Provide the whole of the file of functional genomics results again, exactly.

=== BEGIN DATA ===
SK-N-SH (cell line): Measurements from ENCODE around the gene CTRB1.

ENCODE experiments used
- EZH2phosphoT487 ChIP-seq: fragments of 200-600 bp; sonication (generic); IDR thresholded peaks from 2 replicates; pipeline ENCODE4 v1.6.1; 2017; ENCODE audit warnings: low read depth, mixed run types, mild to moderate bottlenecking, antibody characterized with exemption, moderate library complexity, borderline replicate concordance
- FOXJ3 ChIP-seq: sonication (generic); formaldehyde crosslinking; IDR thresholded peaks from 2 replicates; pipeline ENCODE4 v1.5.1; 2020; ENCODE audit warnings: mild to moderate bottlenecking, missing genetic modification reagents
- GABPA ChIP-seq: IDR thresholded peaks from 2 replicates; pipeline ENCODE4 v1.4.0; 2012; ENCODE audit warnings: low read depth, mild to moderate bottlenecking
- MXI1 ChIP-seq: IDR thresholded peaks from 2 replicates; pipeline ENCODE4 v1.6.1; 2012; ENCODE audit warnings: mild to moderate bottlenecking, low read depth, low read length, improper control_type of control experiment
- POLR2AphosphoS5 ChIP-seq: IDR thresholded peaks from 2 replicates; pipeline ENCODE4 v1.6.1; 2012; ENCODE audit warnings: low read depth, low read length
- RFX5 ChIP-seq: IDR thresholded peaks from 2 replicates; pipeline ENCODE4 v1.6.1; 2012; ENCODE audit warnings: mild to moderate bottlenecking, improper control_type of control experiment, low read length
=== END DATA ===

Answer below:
SK-N-SH (cell line): Measurements from ENCODE around the gene CTRB1.

ENCODE experiments used
- EZH2phosphoT487 ChIP-seq: fragments of 200-600 bp; sonication (generic); IDR thresholded peaks from 2 replicates; pipeline ENCODE4 v1.6.1; 2017; ENCODE audit warnings: low read depth, mixed run types, mild to moderate bottlenecking, antibody characterized with exemption, moderate library complexity, borderline replicate concordance
- FOXJ3 ChIP-seq: sonication (generic); formaldehyde crosslinking; IDR thresholded peaks from 2 replicates; pipeline ENCODE4 v1.5.1; 2020; ENCODE audit warnings: mild to moderate bottlenecking, missing genetic modification reagents
- GABPA ChIP-seq: IDR thresholded peaks from 2 replicates; pipeline ENCODE4 v1.4.0; 2012; ENCODE audit warnings: low read depth, mild to moderate bottlenecking
- MXI1 ChIP-seq: IDR thresholded peaks from 2 replicates; pipeline ENCODE4 v1.6.1; 2012; ENCODE audit warnings: mild to moderate bottlenecking, low read depth, low read length, improper control_type of control experiment
- POLR2AphosphoS5 ChIP-seq: IDR thresholded peaks from 2 replicates; pipeline ENCODE4 v1.6.1; 2012; ENCODE audit warnings: low read depth, low read length
- RFX5 ChIP-seq: IDR thresholded peaks from 2 replicates; pipeline ENCODE4 v1.6.1; 2012; ENCODE audit warnings: mild to moderate bottlenecking, improper control_type of control experiment, low read length